Memorizing Wi-Fi passwords can be difficult. Often you have to search for technicians and system administrators to gain access to a network that you have previously connected to. Luckily, Windows gives you several options for viewing saved Wi-Fi passwords on your PC.
If you drew a space when prompted for a password to access a Wi-Fi connection in Windows, these methods should help.
1. Use the Control Panel
One way to view saved Wi-Fi passwords on your PC is to use the Control Panel. This method only works for active Wi-Fi networks.
- Hurry up Win + R to open the Run application.
- go in
controlin the text field and press go in. The Control Panel window opens.
- Click on the “Network and Internet” option.
- In the pane on the right of your screen, click on “Network and Sharing Center”.
- From the View your active network menu, click Wi-Fi on your active connection.
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- In the new window, click on “Wireless Properties”.
- Open the Security tab. Check the “Show Characters” box under “Network Security Key” to view your WiFi password.
2. With command prompt
Command Prompt is a powerful tool for handling various tasks in Windows. If you want to see the password for a specific network, you can use Command Prompt to find it. Here’s how:
- Hurry up Win + R to open the Run application.
- go in
cmdin the text field and press go in to open the command prompt.
- Enter the following command in the command prompt:
- Make a note of the name of the wireless network you are interested in (in this case it is Kim) and enter the following command:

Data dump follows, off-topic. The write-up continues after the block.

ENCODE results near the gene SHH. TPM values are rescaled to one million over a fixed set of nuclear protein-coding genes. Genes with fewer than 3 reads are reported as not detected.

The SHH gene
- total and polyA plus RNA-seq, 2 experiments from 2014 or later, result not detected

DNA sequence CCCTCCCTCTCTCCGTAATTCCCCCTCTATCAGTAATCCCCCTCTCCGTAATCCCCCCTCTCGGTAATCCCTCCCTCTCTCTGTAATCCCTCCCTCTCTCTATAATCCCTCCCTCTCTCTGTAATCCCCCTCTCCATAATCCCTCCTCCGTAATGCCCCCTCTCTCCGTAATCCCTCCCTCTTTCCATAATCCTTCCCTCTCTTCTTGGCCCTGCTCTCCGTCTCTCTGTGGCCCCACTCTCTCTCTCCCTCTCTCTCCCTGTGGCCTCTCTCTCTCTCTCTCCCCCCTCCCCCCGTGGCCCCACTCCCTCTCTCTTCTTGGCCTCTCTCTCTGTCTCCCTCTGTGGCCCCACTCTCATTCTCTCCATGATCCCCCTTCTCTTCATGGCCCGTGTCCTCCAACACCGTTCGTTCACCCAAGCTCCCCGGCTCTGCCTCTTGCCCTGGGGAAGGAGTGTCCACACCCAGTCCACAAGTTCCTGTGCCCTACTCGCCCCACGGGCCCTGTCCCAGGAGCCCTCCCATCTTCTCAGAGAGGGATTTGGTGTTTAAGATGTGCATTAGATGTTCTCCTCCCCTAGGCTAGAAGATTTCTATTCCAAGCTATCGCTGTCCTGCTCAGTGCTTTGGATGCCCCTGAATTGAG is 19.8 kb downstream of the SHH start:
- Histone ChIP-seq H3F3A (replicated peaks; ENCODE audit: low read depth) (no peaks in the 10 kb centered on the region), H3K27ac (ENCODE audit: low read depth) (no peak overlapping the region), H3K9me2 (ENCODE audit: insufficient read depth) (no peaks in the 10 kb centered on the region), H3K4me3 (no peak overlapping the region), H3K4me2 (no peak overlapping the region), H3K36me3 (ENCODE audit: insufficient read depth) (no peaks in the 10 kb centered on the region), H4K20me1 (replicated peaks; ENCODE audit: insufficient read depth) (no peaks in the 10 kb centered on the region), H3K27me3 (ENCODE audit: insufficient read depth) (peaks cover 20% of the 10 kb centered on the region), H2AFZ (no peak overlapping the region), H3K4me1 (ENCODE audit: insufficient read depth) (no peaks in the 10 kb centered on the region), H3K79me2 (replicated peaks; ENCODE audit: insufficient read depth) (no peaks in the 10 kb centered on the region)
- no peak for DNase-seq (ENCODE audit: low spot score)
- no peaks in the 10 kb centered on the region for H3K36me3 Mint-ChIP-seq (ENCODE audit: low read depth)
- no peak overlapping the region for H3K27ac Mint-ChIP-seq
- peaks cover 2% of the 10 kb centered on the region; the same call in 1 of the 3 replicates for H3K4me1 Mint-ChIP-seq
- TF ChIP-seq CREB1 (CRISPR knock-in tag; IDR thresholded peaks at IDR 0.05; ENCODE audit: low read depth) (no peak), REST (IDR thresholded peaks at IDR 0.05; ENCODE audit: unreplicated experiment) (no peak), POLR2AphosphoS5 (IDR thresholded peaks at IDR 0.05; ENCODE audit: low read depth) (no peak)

Note: Replace “Wi-Fi name” in the command with the name of the Wi-Fi network you want to access (in this example, it’s Kim).
- You will receive a list of information and settings for the WiFi network in question.
- In the output, look for “Key Content” under “Security Settings” to get the password.
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3. Try PowerShell
Windows PowerShell is an enhanced version of the command prompt. This task-based command line interface is basically a scripting language used to simplify administrative tasks.
You can use PowerShell to view a list of all Wi-Fi passwords stored on your PC. Here’s how:
- Tap the magnifying mirror icon next to the Windows button in the taskbar.
- In the search box, type Windows PowerShell.
- Click “Run as administrator” to start PowerShell. In the User Account Control window, click Yes to continue when prompted.
- Copy and paste the following command into Windows PowerShell.
- blow go in to run the command. You will get a list of Wi-Fi profiles and their passwords.
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4. Use Wi-Fi Password Revealer
You can also use third-party software to access saved Wi-Fi passwords on your Windows PC. One such tool is Magical JellyBean Wi-Fi Password Revealer. Here’s how:
- Go to the Magical Jelly Wi-Fi Password Revealer website.
- Click the Download button to download the software. Once the download is complete, run the file to install Wi-Fi Password Revealer.
- Launch Wi-Fi Password Revealer. All Wi-Fi profiles and passwords will be displayed.
- You can copy the required password to the clipboard directly from the software by clicking and pressing on it CTRL + vs.